Translating voices in crime fiction: The case of the French translation of Brookmyre’s Quite Ugly One Morning

Research output: Chapter in Book/Report/Conference proceedingChapter (peer-reviewed)peer-review

Abstract

Narrative texts are made up of voices, which come to us via a narrator or through character monologues and dialogues. These voices lead us in our understanding of a novel’s themes, characters and contexts. This chapter presents a case study on a crime fiction novel, Quite Ugly One Morning (1996) from Scottish writer Christopher Brookmyre and its French translation. The novel, set in Edinburgh, depicts various characters from different parts of Britain whose voices are an integral part of their identity. The main aim of the chapter is therefore to identify and present some of these voices in the source text and investigate how the French translator has dealt with various aspects of register, particularly the use of the Scottish dialect and swearing.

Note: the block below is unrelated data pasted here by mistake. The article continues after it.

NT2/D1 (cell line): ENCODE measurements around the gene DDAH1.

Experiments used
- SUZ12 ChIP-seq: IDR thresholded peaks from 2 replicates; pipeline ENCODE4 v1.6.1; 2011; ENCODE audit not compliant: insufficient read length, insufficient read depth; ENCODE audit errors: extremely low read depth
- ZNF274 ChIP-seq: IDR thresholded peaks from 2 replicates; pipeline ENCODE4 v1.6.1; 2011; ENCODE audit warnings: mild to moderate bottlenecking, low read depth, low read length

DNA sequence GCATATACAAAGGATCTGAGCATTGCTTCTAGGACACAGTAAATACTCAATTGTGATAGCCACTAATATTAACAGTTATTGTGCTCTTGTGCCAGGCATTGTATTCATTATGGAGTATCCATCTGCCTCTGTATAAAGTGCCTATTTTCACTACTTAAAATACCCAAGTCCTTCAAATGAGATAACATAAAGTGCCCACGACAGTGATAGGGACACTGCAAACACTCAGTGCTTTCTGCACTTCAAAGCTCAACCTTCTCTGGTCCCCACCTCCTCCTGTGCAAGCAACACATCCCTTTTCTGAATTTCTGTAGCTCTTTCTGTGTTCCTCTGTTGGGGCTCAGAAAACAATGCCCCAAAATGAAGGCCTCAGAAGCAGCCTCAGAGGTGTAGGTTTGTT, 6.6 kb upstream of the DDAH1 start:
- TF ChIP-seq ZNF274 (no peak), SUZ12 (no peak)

Original languageEnglish
Title of host publicationThe Palgrave Handbook of Literary Translation
EditorsJean Boase-Beier, Lina Fisher, Hiroko Furukawa
Place of PublicationCham
PublisherPalgrave
Chapter7
Pages125-144
Number of pages20
ISBN (Electronic)9783319757537
ISBN (Print)9783319757520
DOIs
Publication statusPublished - 27 Jun 2018

Publication series

NamePalgrave Studies in Translating and Interpreting
PublisherPalgrave

Keywords

  • crime fiction
  • voices
  • swearing
  • slang
  • English-French translation
  • Christopher Brookmyre

Fingerprint Dive into the research topics of 'Translating voices in crime fiction: The case of the French translation of Brookmyre’s Quite Ugly One Morning'. Together they form a unique fingerprint.

Cite this